Do you know how to calculate overhead rate in your restaurant? If you don't, how are you measuring profitability?
Featured in this post is:
- An overview of why overhead rate is important in restaurants.
- A calculator and formula you can use to calculate your overhead rate.
- 5 tactics you can use to lower your rate and your costs.
The History of Restaurant Overhead
From the humble beginnings of selling food for profit in ancient Rome up until today, restaurateurs of all stripes have attempted to determine the profitability of their businesses. Why? It helps businesses see how they can be more successful. Simple accounting principles arose from the need to make measurement possible.
Luca Bartolomeo de Pacioli, a thirteenth century mathematician from Italy often regarded as the “Father of Accounting,” is credited with the creation of the notion of cost accounting, which is the basis on which businesses of all kinds - including restaurants - calculate profitability. This allows for the recording of all costs incurred during day-to-day activities in a way that can be analyzed to improve operations and (hopefully) help make more money.
What is Overhead Rate?
Overhead rate is just one form of cost accounting.
It is the total of all indirect business costs for a specific time period and dividing by some type of allocation measure. Examples of such costs include:
So for example, if you wanted to determine your overhead rate for the current month, you would total up all of your indirect costs (such as your rent and technology costs) and then divide those by an allocation measure (such as the total number of scheduled labor hours for the month) to get your overhead rate.
It is important to note that the cost of overhead can be calculated using either actual costs or budgeted/forecasted costs. This is important because if you compute your overhead rate with forecasted figures you can compute your predetermined overhead rate; which is a great way to model or forecast your operations. Additionally, there are a wide range of allocation measures to use, such as direct labor hours (the most common), direct labor costs, or even inventory costs.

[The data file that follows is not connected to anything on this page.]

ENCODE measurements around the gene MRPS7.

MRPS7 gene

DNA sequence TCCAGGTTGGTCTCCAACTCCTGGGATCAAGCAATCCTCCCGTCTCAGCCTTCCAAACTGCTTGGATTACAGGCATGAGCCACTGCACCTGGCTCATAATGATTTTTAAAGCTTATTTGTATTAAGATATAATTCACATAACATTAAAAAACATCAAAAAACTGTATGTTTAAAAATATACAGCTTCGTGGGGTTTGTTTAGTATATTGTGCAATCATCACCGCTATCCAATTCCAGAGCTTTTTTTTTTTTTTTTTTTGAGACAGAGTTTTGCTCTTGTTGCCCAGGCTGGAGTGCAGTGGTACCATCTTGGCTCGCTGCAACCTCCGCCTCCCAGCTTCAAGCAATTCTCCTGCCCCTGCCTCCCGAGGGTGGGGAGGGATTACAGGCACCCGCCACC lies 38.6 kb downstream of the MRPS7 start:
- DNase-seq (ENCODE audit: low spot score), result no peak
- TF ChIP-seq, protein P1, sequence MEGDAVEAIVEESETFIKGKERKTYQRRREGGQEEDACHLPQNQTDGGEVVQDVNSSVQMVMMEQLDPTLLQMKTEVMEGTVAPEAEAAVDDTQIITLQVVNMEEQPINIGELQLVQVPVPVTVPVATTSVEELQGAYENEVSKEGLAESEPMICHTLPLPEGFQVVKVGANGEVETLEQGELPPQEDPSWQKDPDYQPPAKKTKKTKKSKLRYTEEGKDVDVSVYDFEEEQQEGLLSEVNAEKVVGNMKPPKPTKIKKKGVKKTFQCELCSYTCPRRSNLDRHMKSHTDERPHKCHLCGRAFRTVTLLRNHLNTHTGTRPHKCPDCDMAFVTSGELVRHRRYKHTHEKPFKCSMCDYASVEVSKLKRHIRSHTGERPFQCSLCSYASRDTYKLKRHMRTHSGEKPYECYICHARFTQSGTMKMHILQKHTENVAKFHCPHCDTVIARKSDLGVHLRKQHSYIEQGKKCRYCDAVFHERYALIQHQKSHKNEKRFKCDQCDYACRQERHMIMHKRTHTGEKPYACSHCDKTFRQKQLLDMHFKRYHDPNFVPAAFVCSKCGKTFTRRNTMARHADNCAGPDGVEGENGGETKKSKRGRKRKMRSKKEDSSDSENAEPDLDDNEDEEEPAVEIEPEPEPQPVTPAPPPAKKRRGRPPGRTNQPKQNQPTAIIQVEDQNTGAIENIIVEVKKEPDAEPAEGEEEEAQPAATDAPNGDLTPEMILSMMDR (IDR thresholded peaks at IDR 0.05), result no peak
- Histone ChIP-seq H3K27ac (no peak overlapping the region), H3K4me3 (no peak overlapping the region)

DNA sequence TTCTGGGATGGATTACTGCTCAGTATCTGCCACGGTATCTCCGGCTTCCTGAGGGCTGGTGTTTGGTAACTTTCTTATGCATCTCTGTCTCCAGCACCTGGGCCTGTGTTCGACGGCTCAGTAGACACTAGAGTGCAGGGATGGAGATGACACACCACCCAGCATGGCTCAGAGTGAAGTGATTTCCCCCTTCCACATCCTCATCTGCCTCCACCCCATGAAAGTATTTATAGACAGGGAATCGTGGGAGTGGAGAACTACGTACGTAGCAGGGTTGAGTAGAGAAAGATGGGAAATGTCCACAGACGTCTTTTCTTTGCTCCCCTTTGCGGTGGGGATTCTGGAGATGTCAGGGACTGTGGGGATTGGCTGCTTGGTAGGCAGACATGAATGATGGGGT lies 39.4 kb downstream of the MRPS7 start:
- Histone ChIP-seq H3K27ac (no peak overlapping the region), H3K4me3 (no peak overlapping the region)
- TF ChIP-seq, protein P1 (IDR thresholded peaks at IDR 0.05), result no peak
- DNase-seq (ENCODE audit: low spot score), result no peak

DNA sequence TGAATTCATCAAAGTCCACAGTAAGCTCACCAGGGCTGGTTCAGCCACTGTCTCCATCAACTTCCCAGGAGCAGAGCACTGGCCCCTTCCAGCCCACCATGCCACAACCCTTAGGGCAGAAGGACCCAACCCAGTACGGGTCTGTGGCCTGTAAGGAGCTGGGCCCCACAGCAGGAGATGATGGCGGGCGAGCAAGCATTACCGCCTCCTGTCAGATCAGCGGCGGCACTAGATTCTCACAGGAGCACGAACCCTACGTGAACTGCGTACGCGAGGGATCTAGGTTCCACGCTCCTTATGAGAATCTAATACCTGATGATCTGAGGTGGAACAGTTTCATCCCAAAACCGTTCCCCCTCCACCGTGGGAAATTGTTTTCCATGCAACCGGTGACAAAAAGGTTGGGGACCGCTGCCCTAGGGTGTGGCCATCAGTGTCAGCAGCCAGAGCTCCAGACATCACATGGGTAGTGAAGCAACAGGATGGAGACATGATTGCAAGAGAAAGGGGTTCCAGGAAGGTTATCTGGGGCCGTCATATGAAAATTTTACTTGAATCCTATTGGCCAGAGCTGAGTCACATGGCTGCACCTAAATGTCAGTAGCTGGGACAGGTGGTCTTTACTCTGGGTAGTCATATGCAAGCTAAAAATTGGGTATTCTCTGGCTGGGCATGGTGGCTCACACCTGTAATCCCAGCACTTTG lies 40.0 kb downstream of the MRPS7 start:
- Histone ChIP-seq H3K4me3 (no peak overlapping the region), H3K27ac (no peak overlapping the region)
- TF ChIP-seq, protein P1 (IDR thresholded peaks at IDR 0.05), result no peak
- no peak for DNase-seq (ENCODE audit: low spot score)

Why Is Overhead Rate Important?
Why does knowing how to calculate overhead rate matter to restaurateurs? Simply put, lower overhead means greater profit.
If you can get a handle on what your overhead rate is, you can start determining strategies to reduce it. We all know that restaurant profit margins can be thin, so any way you can reduce costs while maintaining the same quality of service means you make more profit.
As Joe Bastianich says in his book ‘Restaurant Man’: “...it’s a nickel-and-dime business, and you make dollars by accumulating nickels.”
Calculate Your Own Restaurant Overhead Rate
Using the example of direct labor hours, here is a calculator for you that we have put together to compute your own business’ overhead rate for one month.
To use it, simply total up your indirect business costs for a month and input that value in the first line. Then total up your direct labor costs from your employee scheduling software and input that value into the second line. The output value will be your overhead rate expressed as a percentage:
5 Strategies to Reduce Restaurant Overhead Costs
So now you understand what overhead rate is, why it’s important, and how to calculate it. But now that you see the result, you might not be happy with it.